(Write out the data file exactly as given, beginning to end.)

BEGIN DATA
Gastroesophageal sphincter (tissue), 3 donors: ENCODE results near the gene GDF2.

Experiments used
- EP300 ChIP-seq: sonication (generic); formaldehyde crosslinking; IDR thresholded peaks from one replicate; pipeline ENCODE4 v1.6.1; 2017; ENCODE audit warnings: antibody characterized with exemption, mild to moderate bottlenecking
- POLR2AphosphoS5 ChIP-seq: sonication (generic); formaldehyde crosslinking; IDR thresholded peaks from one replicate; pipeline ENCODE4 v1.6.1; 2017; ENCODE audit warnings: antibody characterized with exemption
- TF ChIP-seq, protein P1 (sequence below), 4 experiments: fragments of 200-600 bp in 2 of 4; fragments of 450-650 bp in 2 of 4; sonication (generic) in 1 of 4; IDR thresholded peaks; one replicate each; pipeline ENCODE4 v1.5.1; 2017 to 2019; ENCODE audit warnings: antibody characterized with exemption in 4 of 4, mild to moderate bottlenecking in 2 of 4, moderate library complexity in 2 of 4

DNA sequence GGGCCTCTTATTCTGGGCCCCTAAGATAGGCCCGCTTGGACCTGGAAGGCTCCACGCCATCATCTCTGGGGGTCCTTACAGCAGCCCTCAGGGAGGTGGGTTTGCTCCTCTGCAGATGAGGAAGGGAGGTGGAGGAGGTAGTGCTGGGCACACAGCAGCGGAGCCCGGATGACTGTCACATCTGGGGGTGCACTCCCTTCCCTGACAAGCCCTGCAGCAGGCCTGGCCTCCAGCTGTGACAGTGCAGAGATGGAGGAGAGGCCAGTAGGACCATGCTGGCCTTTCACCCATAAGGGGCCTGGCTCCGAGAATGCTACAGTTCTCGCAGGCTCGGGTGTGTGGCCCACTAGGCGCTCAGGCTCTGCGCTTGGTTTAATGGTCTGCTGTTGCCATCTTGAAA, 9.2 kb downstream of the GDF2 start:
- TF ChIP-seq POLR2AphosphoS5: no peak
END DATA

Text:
Gastroesophageal sphincter (tissue), 3 donors: ENCODE results near the gene GDF2.

Experiments used
- EP300 ChIP-seq: sonication (generic); formaldehyde crosslinking; IDR thresholded peaks from one replicate; pipeline ENCODE4 v1.6.1; 2017; ENCODE audit warnings: antibody characterized with exemption, mild to moderate bottlenecking
- POLR2AphosphoS5 ChIP-seq: sonication (generic); formaldehyde crosslinking; IDR thresholded peaks from one replicate; pipeline ENCODE4 v1.6.1; 2017; ENCODE audit warnings: antibody characterized with exemption
- TF ChIP-seq, protein P1 (sequence below), 4 experiments: fragments of 200-600 bp in 2 of 4; fragments of 450-650 bp in 2 of 4; sonication (generic) in 1 of 4; IDR thresholded peaks; one replicate each; pipeline ENCODE4 v1.5.1; 2017 to 2019; ENCODE audit warnings: antibody characterized with exemption in 4 of 4, mild to moderate bottlenecking in 2 of 4, moderate library complexity in 2 of 4

DNA sequence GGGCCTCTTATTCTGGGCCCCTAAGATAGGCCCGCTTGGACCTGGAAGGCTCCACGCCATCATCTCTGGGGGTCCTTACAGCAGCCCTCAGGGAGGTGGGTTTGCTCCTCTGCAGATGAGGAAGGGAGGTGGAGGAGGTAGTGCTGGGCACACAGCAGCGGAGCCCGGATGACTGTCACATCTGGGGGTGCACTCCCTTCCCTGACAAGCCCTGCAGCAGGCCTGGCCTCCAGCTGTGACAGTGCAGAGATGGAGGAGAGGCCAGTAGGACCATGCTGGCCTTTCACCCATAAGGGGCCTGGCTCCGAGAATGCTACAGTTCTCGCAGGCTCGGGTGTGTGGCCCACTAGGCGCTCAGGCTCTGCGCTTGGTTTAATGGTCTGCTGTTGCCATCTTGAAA, 9.2 kb downstream of the GDF2 start:
- TF ChIP-seq POLR2AphosphoS5: no peak